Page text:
My Time in Taipei & What it’s Meant

As I look back at the last five months of my life all I can think is wow. 

It may be cliché but I can’t help but wonder how the time went by so quickly?

Seriously is there somebody with a remote control for my life and have they been pressing x2 >> this entire time?

A lot of emotions come to mind as I reflect on the past five months living in another country.

Nervousness, gratitude, growth, discovery, doubt, self improvement, amazement, shock and many more words come to mind.

I’ve met so many amazing people, seen countless incredible sights, shared and created fantastic memories and overall experienced so much; many of these experiences were things I had never thought possible before taking this trip.

 

Eye-opening.

That would be the one word that I believe best summarizes my experience abroad. Growing up in a North American society my mind has been organized and programmed to think in one way. My time spent living in Taiwan, and also travelling to four countries in between, has allowed me to see how people of other backgrounds think.

As my home base, I’ve had some insight into how Taiwanese society operates, I’ve noticed differences between this society and the one I grew up in. I’ve also noted ways in which I feel Taiwan is both ahead of and behind the game in comparison to my home country of Canada.

To name a few, the public transportation system here (comprised of subway, buses, bicycles, etc.) is extremely convenient, expansive, and inexpensive. Also when you purchase a product in Taiwan your receipt comes back with a number, this number is automatically entered into a bi-monthly lottery! How neat is that!?

There are of course other aspects of living in Taiwan that I have had to unwillingly get used to. For one, most restaurants don’t have knives here. It’s as if your teeth are your knives and for a Westerner trying to eat a large piece of chicken, this is not always practical. It’s also very common for people to very loudly clear their throats here, and at first these tendencies can seem disruptive but sooner than later you become accustom to it. It becomes normalized and then you almost forget it ever bothered you in the first place.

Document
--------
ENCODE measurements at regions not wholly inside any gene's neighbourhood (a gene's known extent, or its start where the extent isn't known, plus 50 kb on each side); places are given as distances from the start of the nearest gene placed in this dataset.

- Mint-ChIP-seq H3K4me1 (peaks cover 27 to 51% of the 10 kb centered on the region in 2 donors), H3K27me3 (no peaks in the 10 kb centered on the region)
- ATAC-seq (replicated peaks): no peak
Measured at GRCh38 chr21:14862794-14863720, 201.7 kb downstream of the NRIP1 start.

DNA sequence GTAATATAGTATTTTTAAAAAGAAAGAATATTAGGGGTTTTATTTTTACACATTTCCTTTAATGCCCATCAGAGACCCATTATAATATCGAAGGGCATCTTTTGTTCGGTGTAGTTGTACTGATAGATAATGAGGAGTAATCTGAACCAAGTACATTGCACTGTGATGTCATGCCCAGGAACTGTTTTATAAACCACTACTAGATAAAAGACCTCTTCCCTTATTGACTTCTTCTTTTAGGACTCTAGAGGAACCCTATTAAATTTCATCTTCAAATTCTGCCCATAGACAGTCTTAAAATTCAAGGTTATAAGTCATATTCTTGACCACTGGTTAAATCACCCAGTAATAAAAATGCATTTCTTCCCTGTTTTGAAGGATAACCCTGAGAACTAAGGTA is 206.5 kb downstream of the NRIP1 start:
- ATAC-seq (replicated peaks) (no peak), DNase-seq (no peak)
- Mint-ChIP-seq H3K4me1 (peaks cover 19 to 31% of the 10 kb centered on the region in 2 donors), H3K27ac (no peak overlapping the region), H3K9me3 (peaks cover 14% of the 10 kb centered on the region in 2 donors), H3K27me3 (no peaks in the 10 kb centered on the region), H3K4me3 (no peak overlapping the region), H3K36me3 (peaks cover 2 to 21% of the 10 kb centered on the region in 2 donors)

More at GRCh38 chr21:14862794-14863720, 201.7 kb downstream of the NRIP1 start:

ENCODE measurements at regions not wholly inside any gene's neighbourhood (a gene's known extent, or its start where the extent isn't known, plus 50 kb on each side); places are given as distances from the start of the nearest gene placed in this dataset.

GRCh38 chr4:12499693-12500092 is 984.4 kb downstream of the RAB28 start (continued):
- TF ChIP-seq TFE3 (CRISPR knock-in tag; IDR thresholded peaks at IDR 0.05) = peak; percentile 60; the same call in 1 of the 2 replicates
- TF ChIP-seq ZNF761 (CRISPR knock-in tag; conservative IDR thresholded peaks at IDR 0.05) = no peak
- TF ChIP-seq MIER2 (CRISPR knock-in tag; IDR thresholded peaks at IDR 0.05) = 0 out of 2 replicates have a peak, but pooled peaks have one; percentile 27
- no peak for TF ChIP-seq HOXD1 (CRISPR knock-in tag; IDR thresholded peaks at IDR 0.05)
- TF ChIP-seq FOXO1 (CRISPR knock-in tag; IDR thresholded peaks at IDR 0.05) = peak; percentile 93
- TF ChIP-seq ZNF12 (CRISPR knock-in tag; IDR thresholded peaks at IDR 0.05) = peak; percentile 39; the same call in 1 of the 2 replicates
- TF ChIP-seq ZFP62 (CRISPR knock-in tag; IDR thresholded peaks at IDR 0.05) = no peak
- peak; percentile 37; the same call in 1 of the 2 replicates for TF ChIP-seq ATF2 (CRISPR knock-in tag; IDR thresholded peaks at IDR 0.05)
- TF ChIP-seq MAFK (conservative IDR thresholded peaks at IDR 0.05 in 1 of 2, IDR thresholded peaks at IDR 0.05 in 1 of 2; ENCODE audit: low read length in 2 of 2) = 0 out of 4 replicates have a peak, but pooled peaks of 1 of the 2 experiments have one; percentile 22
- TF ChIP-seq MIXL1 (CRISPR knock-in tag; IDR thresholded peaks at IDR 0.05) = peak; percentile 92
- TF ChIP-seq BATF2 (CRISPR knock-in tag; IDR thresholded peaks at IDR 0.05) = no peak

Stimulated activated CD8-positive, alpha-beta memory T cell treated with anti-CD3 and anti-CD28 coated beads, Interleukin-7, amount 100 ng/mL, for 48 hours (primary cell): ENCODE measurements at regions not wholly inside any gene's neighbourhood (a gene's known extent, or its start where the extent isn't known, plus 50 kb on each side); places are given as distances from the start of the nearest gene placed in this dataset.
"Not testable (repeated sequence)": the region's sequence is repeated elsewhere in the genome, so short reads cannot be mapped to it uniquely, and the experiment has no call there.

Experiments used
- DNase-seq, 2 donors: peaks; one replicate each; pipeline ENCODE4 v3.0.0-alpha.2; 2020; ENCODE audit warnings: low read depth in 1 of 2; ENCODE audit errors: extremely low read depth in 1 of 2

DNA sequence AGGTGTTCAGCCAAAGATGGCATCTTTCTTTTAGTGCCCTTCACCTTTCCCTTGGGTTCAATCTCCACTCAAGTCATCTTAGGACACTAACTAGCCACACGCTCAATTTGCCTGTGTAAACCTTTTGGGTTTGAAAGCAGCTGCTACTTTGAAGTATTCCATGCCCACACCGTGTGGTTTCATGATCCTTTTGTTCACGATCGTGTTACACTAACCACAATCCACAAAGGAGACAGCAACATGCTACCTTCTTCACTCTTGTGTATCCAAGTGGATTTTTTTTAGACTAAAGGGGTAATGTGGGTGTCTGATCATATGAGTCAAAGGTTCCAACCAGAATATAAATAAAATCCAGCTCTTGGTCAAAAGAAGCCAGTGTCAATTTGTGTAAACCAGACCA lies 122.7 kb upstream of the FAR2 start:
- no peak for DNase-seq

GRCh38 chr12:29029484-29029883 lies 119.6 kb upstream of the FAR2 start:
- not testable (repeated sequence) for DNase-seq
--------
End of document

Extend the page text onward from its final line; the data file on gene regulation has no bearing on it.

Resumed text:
No one society is perfect but what this tells me is that its important to define and acknowledge difference as more of a learning opportunity than anything else. Difference shouldn’t be frowned upon as being a negative trait, but rather as a chance to learn and potentially make a positive change.

Working with Taiwanese people really showed me a lot about some of their common characteristics. They were nothing but extremely generous and complimentary towards me. Maybe I just got lucky, but the Taiwanese people I have met here are very hard working and very generous people.

Although shy at first, after a few weeks my co-workers really opened up to me and shared more about their lives. They were very curious about me and asked many questions about my life in Canada, and of course I always asked them the same questions back. These informal exchanges greatly enhanced my understanding of their every day lives and overall culture.

They also liked to joke with me more, even poking fun at my Chinese pronunciation. I’m grateful for the time they took to help me learn how to order coffee or my favourite food in all of Taiwan: dumplings (shuǐjiǎo).

I can honestly say that this experience was not exactly what I first expected. But there is something to be said about the expectations I had in that they stemmed from a lack of knowledge and also from listening to other people’s thoughts on what Taiwan might be like (it is worth noting that most of these people had never actually been to the country before). What I take from this is that, listening to what other people think about what you plan on doing is not always going to be the best thing you can do for yourself. Sometimes you need to just go for it, you might make mistakes or encounter unexpected circumstances but if you don’t try it how will you ever know?

Although different from my original thoughts, I more importantly wouldn’t change this experience for the world. I believe it has helped me to grow and mature greatly. I’ve lived with a stranger who quickly became a good friend and I’ve also lived by myself and learned more in the past five months than any semester in university!

I’ll always be grateful to this tiny yet proud country and the wonderful souls I have met in it. I will miss the night markets and their yummy snacks and fresh juices. The UBike system, the bars that stay open until 7 AM, and most of all, yeah you guessed it, dumplings.

To Infinity and Beyond at Wanli

The date was September 24, 2016. It was a Saturday, but not your average sleep in, watch Netflix, and run some errands kind of Saturday.